As a signatory to SDGs (Sustainable Development Goals) framed by the United Nations, Bangladesh is required see that its development policies are SDG compliant. The SDGs have 17 major goals covering a total of 169 targets that include a broad range of development issues.
Bangladesh has made a remarkable achievement in meeting the targets of the MDGs (Millennium Development Goals). But we cannot feel complacent as regards SDGs. The goals and targets of the SDGs are more dynamic, challenging and ambitious than the MDGs.
The developing countries like Bangladesh have to do a lot on some basic issues regarding infrastructure, flexible investment and need-based prioritisation un the context of the 17 SDGs. Moreover, some basic areas of social components (social norms, values and ethical practices) have to be nurtured at every stage of development.
We are now going through a transformative mood in real values of social, economic and environmental aspects. This is indeed a time of our transformation in daily work, thinking and lifestyle with a new shape of development agenda. As the SDG says, this new form of development is to be initiated from person to person, community to community, region to region and country to country.
During our transformation with the SDGs, many local and international organisations have started their work jointly for the benefit of Bangladesh. Beyond own thinking and efforts, Bangladesh has also been receiving guidelines and investments from the international donors/agencies with the conditions of undertaking the types of innovative projects which correspond to our SDG vision. Even, many donors have cut down their money for mainstream development of Bangladesh because of attainment of lower middle-income country status. But the real scenario is that the future donor money would be invested in a new transformative way of our regular development projects. This means the new shape of development is certainly going through a social entrepreneurship model with a flexible return on investment.
Regarding the transformation issues, the Copenhagen Consensus (Copenhagen Consensus is a project that seeks to establish priorities for advancing global welfare using methodologies based on the theory of welfare economics using cost-benefit analysis) has been working for more than 10 years at the global level – mostly on the applied economic inputs to the SDGs. most recently they have worked with BRAC at a national level discussion to provide a prioritised scenario of implementing the SDGs in Bangladesh based on cost-benefit analysis of further investment in different development sectors. After community involvement, roundtables held with universities, the government and NGOs generated an extensive list of 1,000 ideas and among them 76 policy options were considered for further analysis. The project is approached with researchers mostly where about 60 per cent of them are Bangladeshi. They have given some smarter prioritised ideas in our prospective work for better Bangladesh.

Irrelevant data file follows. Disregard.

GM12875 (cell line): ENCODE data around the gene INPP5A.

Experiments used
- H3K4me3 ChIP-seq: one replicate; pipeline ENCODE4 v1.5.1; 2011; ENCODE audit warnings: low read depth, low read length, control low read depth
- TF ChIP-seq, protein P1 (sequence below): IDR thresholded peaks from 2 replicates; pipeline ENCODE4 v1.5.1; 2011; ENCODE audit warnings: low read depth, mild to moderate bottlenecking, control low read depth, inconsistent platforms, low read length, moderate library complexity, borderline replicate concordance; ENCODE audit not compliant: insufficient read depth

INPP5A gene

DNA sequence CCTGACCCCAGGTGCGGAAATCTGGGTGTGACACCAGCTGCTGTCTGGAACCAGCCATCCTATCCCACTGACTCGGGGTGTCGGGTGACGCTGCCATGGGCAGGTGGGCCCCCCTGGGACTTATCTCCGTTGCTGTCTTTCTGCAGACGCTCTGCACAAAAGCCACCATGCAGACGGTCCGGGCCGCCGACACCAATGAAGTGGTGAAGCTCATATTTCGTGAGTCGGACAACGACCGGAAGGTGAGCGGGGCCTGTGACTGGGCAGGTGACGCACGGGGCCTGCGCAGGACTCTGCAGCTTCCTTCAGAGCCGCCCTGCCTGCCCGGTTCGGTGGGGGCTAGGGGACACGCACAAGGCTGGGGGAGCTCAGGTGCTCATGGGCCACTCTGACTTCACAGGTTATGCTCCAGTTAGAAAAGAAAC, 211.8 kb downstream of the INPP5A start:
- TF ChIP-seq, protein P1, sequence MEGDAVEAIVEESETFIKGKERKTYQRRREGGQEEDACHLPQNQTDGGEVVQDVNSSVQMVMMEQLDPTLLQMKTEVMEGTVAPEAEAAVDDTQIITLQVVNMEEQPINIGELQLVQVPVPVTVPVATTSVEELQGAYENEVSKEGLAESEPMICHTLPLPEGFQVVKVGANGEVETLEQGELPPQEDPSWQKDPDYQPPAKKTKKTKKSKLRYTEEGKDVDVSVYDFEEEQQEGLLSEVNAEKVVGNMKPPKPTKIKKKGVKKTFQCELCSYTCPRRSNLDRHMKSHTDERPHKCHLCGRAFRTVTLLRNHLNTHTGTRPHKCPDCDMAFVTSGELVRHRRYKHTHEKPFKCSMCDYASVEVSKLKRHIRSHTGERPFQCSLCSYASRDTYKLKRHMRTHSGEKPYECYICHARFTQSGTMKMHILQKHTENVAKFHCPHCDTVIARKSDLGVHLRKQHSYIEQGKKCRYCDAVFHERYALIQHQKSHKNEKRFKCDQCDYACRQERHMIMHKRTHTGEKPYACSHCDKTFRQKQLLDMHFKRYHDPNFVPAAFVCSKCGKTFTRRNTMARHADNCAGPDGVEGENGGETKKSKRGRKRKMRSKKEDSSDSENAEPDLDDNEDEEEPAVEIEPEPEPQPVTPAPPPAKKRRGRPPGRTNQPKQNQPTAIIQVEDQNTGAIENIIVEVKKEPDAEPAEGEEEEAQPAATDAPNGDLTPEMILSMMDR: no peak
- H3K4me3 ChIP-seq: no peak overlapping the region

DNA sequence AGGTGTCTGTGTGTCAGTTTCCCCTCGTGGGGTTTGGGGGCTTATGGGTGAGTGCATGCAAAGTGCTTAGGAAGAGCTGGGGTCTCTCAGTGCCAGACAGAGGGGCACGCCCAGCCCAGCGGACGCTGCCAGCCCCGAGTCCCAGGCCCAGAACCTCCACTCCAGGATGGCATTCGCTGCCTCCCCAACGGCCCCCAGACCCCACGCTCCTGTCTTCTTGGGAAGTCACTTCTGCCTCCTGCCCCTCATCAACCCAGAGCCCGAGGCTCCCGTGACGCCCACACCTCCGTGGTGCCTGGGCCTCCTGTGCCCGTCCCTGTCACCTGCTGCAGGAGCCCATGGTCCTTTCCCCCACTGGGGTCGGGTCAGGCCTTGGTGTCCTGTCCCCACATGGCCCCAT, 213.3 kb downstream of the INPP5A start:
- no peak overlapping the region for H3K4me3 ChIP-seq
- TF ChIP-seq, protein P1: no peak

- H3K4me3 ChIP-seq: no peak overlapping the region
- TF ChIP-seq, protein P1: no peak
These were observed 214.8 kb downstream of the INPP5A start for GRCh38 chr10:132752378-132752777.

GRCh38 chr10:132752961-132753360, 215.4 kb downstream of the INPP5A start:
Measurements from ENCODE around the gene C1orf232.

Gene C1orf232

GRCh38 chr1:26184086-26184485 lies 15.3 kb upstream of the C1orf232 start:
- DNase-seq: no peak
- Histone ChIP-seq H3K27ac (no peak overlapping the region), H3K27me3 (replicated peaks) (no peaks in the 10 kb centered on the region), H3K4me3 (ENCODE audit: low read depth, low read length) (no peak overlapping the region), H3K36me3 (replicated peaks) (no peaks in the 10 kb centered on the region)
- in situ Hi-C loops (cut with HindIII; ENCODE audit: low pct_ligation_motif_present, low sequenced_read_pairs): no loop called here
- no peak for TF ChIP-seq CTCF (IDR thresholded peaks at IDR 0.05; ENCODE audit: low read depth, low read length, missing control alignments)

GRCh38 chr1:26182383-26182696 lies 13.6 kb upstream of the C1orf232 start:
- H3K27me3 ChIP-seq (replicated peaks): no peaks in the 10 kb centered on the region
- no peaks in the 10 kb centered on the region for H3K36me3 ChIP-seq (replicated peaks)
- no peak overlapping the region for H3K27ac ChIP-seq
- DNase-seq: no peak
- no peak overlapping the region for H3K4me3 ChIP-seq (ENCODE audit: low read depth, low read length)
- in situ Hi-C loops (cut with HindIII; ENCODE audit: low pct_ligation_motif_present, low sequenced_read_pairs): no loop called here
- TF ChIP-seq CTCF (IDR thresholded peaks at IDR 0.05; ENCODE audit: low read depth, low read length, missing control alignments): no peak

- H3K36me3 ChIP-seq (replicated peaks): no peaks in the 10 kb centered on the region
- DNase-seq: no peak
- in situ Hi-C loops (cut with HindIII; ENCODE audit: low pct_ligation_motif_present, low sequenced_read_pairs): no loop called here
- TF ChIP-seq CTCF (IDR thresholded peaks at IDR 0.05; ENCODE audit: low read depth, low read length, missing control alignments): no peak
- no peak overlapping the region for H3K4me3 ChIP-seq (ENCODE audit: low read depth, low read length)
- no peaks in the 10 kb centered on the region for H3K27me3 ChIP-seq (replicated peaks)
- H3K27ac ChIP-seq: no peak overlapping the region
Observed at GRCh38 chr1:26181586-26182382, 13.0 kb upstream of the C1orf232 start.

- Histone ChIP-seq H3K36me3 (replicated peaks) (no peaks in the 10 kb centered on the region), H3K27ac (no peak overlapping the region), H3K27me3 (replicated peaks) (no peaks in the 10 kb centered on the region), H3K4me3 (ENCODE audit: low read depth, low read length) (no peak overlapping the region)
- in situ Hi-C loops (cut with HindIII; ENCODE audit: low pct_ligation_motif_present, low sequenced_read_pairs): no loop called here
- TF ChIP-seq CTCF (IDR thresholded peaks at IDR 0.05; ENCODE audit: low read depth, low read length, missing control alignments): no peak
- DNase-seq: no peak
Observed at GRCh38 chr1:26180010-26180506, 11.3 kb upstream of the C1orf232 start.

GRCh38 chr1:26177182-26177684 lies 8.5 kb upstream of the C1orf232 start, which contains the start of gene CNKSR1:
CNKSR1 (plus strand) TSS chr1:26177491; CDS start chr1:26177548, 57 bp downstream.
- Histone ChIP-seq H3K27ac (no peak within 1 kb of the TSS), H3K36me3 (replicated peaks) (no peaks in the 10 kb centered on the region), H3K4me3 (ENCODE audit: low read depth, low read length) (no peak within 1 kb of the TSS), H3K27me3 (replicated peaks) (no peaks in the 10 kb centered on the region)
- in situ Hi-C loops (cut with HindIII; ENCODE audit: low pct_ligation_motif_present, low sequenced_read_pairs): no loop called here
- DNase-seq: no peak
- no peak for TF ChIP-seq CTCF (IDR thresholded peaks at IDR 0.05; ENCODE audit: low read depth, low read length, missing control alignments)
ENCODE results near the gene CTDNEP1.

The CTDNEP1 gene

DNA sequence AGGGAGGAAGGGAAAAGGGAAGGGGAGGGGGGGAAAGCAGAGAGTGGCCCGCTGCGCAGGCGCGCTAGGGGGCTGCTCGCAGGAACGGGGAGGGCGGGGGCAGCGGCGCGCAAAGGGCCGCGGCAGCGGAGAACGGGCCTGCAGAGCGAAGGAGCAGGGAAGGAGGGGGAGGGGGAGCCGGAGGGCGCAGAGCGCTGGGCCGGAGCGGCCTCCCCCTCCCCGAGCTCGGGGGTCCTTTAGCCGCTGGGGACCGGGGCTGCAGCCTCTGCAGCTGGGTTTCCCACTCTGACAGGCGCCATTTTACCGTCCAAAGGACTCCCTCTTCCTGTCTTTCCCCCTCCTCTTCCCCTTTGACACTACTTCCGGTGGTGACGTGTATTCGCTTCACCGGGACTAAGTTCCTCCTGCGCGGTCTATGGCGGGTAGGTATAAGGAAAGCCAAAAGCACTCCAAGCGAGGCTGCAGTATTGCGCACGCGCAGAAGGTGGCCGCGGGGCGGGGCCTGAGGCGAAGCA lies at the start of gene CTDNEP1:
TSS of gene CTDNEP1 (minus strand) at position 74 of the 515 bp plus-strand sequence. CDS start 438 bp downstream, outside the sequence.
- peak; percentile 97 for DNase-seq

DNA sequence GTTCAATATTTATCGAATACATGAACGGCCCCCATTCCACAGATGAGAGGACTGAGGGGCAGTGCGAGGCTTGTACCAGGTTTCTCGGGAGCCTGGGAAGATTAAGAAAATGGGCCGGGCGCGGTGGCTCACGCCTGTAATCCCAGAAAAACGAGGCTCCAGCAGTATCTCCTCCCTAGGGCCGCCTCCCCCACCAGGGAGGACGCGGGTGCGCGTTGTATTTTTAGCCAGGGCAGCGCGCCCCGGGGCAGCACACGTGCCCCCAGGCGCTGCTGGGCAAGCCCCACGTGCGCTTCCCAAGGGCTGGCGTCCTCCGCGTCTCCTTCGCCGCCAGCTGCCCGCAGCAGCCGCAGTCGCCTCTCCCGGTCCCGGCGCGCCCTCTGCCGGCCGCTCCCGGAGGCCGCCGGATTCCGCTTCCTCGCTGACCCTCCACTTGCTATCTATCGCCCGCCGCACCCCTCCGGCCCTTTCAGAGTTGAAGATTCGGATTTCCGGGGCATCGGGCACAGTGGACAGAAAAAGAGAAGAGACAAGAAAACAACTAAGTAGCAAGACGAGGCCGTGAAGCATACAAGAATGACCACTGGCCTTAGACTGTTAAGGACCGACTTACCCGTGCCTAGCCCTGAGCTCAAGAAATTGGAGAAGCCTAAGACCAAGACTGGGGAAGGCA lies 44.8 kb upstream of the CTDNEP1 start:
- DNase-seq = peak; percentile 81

However, the 76 policy issues have been ranked on the basis of the return benefit on investment if we do now. All the ranked issues were then categorised under 19 broad heads within different development sectors. After cost-benefit analysis, the team considered ‘Digital Bangladesh’ highly emerging sector with the highest possible return on further investment (rank 1). Under this development sector, three prioritised areas have been selected for our further investment, e.g. a) e-procurement across government (Tk 663 worth of social, economic and environmental good if we spend more Tk 1 in this sector), b) more services at Union Digital Centres (Tk 8 of good return in against of spending Tk 1), and c) Expanding broadband (Tk 5 of good return is for Tk 1).
Similarly, the ‘Land administration’ sector has been ranked the second highest possible profitable sector where land record digitisation can be a vital issue for our further development. In this sector, if we spend Tk 1 more, we will get Tk 619 of sustainable return (considering social, economic and environmental return collectively). Then, other development sectors have been ranked sequentially against significant return on further investment, e.g. rank 3) food security, nutrition and agriculture; 4) non-communicable diseases; 5) health system and access; 6) infrastructure (energy); 7) migration; 8) education; 9) governance and institutions; 10) water and sanitations; 11) industrial policy and trade; 12) environment and biodiversity; 13) urbanisation; 14) fiscal management and revenue mobilisation, 15) infrastructure (transport); 16) gender equality; 17) climate change; 18) capital and financial markets; and 19) poverty, entrepreneurship and growth. So, here we see the poverty eradication sector as the least possible investment sector since we have already achieved a lot of success in this sector in comparison to other sectors. Under this theme, the study says that only Tk 2 will be returned now if we invest Tk 1 in a flexible microfinance programme. After ranking all of these sectors, the Copenhagen Consensus framework identified top most 3 major areas with greatest returns to the society- investment in tuberculosis treatment, infant nutrition, and e-government solutions.
The above development sectors and policy issues were analysed and ranked in case of our further investment to implement different projects in Bangladesh. The priority of these development sectors considers the present context of Bangladesh and the SDGs. This analysis consists of not only economic benefits and costs, but also the overall benefits in social, environmental and health sectora corresponding to the UN SDGs.
The writer is Senior Research Associate, Research and Evaluation Division (RED), BRAC.